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GPs face drive to prescribe warfarin alternatives under new NICE plans

GPs face a drive to prescribe warfarin alternatives, as NICE has decided to consider new QOF indicators for anticoagulation control.

NICE QOF experts will look at three potential indicators that would reward practices for making sure patients have more thorough and regular checks.

The decision, taken at a meeting of the NICE QOF advisory panel yesterday, comes as atrial fibrillation experts said too many patients taking warfarin have poor anticoagulation control, and are at high risk of stroke as a result.

Panel members suggested the move would be likely to mean more patients being offered one of the newer non-vitamin K oral anticoagulants (NOACs) like rivaroxaban, with some predicting prescribing of these would ‘rocket’.

The three indicators put forward for piloting were:

  • The proportion of adults with atrial fibrillation taking a vitamin K antagonist who have their time in therapeutic range (TTR) recorded at each visit for INR assessment.
  • The proportion of these who maintain an INR of 2-3.
  • The proportion with poor anticoagulation control who have it reassessed.

Since updated NICE guidelines last year, GPs are advised to offer NOACs to patients unwilling to undergo regular monitoring, since these require less close monitoring than warfarin.

But the advice has been resisted by GP leaders who warned over-burdened GPs would not have the resources to go through the newer options with patients and help them weigh up the risks and benefits.

Yesterday’s meeting heard that rates of NOAC prescribing vary massively between CCGs, from as little as 1.4% to 62.1%.

A GP expert, who cannot be directly quoted under reporting rules from the meeting, said lower rates were down to CCGs restricting access to the more expensive drugs, rather than making sure patients on warfarin were well controlled.

The meeting also considered indicators for the CCG outcomes indicator set (CCG OIS), for which atrial fibrillation management was also considered to reflect the updated guidelines.

In response, the panel discussed GPs being tasked with carrying out regular pulse checks in patients over 65 under the OIS, with the aim of picking up more than 400,000 people with as-yet undetected atrial fibrillation.

This would see hypertension and heart disease patients tested annually and all other over-65s tested opportunistically.

Although the National Screening Committee has previously ruled out systematic screening, the recent SAFE study showed that opportunistic case-finding would be beneficial, the NICE panel was advised.

Readers' comments (13)

  • How blooming patronizing!

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  • Home monitoring is cheap (£10pcm),easy to implement, is linked to DAWN / INR STAR and linkS to GP record systems.

    Diabetics do it every day.

    Let's shift patients out of clinics into home care and free up GP / hospital clinic resources

    Dr N Robinson
    http://www.inhealthcare.co.uk/faqs/inr/

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  • I am a doctor as well a warfarin patient. I use home INR machine with 6 monthly venous INR check at hospital. I prefer switching to rivaroxaban as it reduces monitoring and also avoid INR fluctuation due to dietary habits. But my GP not yet willing to change!!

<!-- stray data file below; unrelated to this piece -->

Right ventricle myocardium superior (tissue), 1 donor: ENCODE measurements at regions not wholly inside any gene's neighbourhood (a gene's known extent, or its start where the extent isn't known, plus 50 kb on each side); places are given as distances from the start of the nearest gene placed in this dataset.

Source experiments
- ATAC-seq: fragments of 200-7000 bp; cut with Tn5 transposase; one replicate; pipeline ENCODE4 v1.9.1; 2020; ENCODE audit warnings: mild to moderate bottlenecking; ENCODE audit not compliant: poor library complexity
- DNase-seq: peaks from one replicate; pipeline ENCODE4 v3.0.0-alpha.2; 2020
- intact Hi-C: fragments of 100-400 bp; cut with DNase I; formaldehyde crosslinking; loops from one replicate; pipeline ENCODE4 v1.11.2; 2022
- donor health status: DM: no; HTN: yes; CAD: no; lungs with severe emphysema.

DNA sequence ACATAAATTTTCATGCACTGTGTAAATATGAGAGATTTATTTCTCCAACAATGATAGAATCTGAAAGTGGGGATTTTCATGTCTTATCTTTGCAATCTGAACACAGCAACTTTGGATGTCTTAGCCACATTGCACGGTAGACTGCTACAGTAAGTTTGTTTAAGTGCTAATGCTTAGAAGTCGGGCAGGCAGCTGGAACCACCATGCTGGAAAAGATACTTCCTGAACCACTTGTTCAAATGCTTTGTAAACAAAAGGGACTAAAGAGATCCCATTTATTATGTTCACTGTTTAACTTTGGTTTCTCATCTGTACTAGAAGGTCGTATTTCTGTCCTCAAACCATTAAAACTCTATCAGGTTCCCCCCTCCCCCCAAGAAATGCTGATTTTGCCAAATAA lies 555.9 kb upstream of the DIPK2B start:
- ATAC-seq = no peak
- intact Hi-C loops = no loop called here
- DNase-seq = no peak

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  • Show me EBM.

    Too many conflicts of interest for my liking.

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  • Our trust lead community elderly suggests Noac if 2 inr readings below 2 or above 3 in 6 months and stop warfarin

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  • INR monitoring is done here by the haematology clinic. we put in a bid a few years ago to do local monitoring but it was deemed too expensive.
    My qof will not alter the haematology clinic so this change is useless.
    We send all AF patients to have a discussion with the cardiologists to assess which anticoagulant is appropriate for them. This reduces my stress/responsibility. If there is a problem they can always go back to ask the specialist

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  • Vinci Ho

    I think the big trend is towards NOAC whether you like it or not unless there is new evidence concerning adverse reaction. CCGs are the road blocks merely because of cost. Will be interesting to know what will happen in 6 years time( that is of course presuming general practice is still around!)

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  • Russell Thorpe

    Im with 1.02pm conflict of interest at work here. First we have the central push to diagnose AF and now this.

    IMO NOAC's with no monitoring are dangerous.

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  • I would like to be able to refer to the anticoagulant clinic for them to take the time to go through the options with the patient. We cannot do everything in the allotted ten minutes and we should not have to .

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  • I'm a pharmacist who works with GPs in a rural area with many v elderly patients. Sending a nurse out merely to take blood for INR from one patient can be a 90 minute operation in many cases repeated fortnightly. In addition many of the elderly aren't good bleeders and also are easily confused by frequent dose adjustments and having several strengths of warfarin tablets. For many of these a NOAC has been a god-send. over the six years of both hospital experience with DVT prophylaxis and community with AF etc., I have only seen one "incident" with a NOAC (non-fatal), whilst in the same period I have seen many warfarin INRs over 5 and at least half a dozen in double figures.

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